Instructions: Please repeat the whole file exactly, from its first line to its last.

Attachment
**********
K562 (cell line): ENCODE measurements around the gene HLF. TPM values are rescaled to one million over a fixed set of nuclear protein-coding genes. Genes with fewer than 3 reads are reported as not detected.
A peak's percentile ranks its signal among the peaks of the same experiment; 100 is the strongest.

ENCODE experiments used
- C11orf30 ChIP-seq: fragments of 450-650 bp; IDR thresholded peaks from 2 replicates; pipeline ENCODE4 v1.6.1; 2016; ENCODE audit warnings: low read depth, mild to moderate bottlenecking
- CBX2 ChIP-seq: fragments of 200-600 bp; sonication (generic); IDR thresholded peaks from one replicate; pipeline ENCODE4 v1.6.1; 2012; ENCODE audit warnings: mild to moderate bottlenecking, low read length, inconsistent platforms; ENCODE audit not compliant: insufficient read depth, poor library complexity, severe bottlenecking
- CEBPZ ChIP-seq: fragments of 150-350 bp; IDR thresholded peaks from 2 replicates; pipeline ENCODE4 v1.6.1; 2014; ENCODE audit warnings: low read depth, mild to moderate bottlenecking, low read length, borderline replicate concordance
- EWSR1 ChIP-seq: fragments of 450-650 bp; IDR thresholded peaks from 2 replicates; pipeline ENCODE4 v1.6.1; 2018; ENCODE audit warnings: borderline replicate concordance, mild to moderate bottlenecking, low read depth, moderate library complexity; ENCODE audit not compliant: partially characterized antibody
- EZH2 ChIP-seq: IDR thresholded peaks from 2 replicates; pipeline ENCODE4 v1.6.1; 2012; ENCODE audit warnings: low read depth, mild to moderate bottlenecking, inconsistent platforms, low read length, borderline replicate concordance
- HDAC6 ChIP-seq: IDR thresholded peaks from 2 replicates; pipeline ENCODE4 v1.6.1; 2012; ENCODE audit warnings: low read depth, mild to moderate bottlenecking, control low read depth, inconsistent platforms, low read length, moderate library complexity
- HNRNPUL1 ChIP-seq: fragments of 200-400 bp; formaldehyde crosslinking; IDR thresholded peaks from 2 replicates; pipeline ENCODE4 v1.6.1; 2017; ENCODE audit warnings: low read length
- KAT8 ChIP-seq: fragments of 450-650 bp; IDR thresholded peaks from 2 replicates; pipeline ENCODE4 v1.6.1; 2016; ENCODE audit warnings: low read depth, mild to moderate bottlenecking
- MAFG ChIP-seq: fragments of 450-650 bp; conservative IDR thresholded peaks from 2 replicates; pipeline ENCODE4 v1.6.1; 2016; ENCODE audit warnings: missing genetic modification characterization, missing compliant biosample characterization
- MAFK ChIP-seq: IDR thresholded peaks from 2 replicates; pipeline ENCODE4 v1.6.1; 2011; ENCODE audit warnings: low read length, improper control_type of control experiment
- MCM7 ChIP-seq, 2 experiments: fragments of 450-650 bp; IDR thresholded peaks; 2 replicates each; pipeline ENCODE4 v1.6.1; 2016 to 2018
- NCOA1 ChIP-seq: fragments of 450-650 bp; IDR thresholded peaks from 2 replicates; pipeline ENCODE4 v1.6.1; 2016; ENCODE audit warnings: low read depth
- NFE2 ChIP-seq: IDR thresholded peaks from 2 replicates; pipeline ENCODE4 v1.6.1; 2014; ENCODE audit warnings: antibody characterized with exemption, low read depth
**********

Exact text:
K562 (cell line): ENCODE measurements around the gene HLF. TPM values are rescaled to one million over a fixed set of nuclear protein-coding genes. Genes with fewer than 3 reads are reported as not detected.
A peak's percentile ranks its signal among the peaks of the same experiment; 100 is the strongest.

ENCODE experiments used
- C11orf30 ChIP-seq: fragments of 450-650 bp; IDR thresholded peaks from 2 replicates; pipeline ENCODE4 v1.6.1; 2016; ENCODE audit warnings: low read depth, mild to moderate bottlenecking
- CBX2 ChIP-seq: fragments of 200-600 bp; sonication (generic); IDR thresholded peaks from one replicate; pipeline ENCODE4 v1.6.1; 2012; ENCODE audit warnings: mild to moderate bottlenecking, low read length, inconsistent platforms; ENCODE audit not compliant: insufficient read depth, poor library complexity, severe bottlenecking
- CEBPZ ChIP-seq: fragments of 150-350 bp; IDR thresholded peaks from 2 replicates; pipeline ENCODE4 v1.6.1; 2014; ENCODE audit warnings: low read depth, mild to moderate bottlenecking, low read length, borderline replicate concordance
- EWSR1 ChIP-seq: fragments of 450-650 bp; IDR thresholded peaks from 2 replicates; pipeline ENCODE4 v1.6.1; 2018; ENCODE audit warnings: borderline replicate concordance, mild to moderate bottlenecking, low read depth, moderate library complexity; ENCODE audit not compliant: partially characterized antibody
- EZH2 ChIP-seq: IDR thresholded peaks from 2 replicates; pipeline ENCODE4 v1.6.1; 2012; ENCODE audit warnings: low read depth, mild to moderate bottlenecking, inconsistent platforms, low read length, borderline replicate concordance
- HDAC6 ChIP-seq: IDR thresholded peaks from 2 replicates; pipeline ENCODE4 v1.6.1; 2012; ENCODE audit warnings: low read depth, mild to moderate bottlenecking, control low read depth, inconsistent platforms, low read length, moderate library complexity
- HNRNPUL1 ChIP-seq: fragments of 200-400 bp; formaldehyde crosslinking; IDR thresholded peaks from 2 replicates; pipeline ENCODE4 v1.6.1; 2017; ENCODE audit warnings: low read length
- KAT8 ChIP-seq: fragments of 450-650 bp; IDR thresholded peaks from 2 replicates; pipeline ENCODE4 v1.6.1; 2016; ENCODE audit warnings: low read depth, mild to moderate bottlenecking
- MAFG ChIP-seq: fragments of 450-650 bp; conservative IDR thresholded peaks from 2 replicates; pipeline ENCODE4 v1.6.1; 2016; ENCODE audit warnings: missing genetic modification characterization, missing compliant biosample characterization
- MAFK ChIP-seq: IDR thresholded peaks from 2 replicates; pipeline ENCODE4 v1.6.1; 2011; ENCODE audit warnings: low read length, improper control_type of control experiment
- MCM7 ChIP-seq, 2 experiments: fragments of 450-650 bp; IDR thresholded peaks; 2 replicates each; pipeline ENCODE4 v1.6.1; 2016 to 2018
- NCOA1 ChIP-seq: fragments of 450-650 bp; IDR thresholded peaks from 2 replicates; pipeline ENCODE4 v1.6.1; 2016; ENCODE audit warnings: low read depth
- NFE2 ChIP-seq: IDR thresholded peaks from 2 replicates; pipeline ENCODE4 v1.6.1; 2014; ENCODE audit warnings: antibody characterized with exemption, low read depth